Other than higher performance, LTE features a flat IP network, but I don’t see how that increases the threat surface in any particular way.  The security requirements for mobile networked devices are similar to traditional wired devices but the vulnerabilities are different, namely the potential of unmanaged BYOD tablet/smartphone to be an attack vector back into the enterprise network and to be a channel for data leakage.  The introduction of Facebook smart phones is far more interesting as a new vulnerability to corporate networks than smart phones with a 100MB download and 20MB upload afforded by LTE.

I am not optimistic about the capability of a company to manage employee owned mobile devices centrally and trying to rein in smartphones and tablets with awareness programs.  Instead of trying to do the impossible or the dubious, I submit that enterprise that are serious about mobile data security must take 3 basic steps after accepting that BYOD is a fact of life and security awareness has limited utility as a security countermeasure.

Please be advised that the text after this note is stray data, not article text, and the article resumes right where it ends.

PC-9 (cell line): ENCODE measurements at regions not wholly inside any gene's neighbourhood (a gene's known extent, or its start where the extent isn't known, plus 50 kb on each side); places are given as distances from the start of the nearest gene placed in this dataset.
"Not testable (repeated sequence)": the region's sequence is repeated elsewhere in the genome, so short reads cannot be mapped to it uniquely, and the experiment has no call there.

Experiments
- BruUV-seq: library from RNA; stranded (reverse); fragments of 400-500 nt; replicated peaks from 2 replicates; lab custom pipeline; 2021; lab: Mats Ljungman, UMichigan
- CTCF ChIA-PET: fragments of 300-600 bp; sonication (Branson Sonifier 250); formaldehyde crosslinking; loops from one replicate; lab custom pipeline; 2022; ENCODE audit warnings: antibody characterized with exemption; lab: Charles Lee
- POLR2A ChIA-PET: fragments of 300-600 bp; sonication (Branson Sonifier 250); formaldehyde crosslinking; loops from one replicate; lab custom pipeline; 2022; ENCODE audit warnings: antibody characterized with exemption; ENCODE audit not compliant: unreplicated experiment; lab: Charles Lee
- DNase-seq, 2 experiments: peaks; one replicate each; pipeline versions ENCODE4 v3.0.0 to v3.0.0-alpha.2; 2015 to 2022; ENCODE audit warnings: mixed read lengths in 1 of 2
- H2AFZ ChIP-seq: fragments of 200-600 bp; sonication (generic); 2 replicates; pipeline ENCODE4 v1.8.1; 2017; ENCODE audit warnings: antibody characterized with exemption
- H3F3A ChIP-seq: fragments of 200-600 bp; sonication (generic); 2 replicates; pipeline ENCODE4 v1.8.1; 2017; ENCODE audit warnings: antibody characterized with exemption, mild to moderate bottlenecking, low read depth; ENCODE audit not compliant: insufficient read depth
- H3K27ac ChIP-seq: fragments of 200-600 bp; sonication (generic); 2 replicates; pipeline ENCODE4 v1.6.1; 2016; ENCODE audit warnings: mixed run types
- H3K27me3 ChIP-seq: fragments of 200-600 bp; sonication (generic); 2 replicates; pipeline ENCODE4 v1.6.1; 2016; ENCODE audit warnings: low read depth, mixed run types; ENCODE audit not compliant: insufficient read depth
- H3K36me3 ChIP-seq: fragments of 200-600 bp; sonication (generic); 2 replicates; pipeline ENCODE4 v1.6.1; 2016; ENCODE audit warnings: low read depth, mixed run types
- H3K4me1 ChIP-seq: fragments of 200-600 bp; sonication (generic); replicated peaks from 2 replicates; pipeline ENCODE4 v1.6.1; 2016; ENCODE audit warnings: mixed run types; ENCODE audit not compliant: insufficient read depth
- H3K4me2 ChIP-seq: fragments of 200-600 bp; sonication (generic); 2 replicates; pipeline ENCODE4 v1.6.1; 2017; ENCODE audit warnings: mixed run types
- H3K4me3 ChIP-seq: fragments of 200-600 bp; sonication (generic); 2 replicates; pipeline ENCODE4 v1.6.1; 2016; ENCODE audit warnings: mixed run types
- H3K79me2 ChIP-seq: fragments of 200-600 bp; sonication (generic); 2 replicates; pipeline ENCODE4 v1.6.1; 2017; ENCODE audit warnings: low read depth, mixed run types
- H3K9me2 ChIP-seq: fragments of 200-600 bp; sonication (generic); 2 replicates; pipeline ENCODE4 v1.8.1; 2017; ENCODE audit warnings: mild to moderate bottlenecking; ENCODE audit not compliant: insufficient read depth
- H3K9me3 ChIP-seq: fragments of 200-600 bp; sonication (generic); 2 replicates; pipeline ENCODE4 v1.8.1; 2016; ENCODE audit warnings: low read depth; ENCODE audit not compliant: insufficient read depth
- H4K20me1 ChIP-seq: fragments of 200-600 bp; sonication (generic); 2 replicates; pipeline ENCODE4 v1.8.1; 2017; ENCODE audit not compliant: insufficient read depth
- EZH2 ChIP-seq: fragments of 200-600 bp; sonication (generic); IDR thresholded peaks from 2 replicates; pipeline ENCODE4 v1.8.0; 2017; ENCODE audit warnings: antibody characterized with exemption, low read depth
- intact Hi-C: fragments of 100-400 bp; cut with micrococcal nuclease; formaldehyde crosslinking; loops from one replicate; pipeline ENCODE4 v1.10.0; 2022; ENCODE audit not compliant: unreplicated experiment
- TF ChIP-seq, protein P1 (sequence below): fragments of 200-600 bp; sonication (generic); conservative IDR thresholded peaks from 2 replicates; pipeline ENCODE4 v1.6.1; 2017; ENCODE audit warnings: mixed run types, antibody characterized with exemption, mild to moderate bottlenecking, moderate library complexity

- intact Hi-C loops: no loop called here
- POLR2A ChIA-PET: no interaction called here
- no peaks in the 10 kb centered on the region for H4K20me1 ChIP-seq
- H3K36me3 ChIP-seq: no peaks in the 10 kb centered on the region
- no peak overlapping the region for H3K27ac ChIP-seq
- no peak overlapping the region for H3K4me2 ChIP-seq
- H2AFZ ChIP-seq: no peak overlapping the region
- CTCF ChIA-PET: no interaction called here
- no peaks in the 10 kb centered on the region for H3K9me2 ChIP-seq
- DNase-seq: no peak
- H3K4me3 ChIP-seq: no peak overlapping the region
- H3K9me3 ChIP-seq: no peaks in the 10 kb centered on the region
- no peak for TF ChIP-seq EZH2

1. Reorganize physical, phones and information security into a single group with one manager.  This group must handle all data, software IT, physical (facilities) and communications issues with a single threat model driven by the business and updated quarterly. There is no point in pretending that the only phones used by employees are phones installed and operated by the companies telecom and facilities group. That functionality went out the door 10 years ago.
  2. Develop a threat model for the business – this is  key to being able to keep up with rapidly growing threats posed by BYOD.  Update that model quarterly, not yearly.
  3. CEO must take an uncompromising stance on data leaks and ethical employee behavior. It should be part of the company’s objectives, measurable in monetary terms just like increasing sales by 10% etc.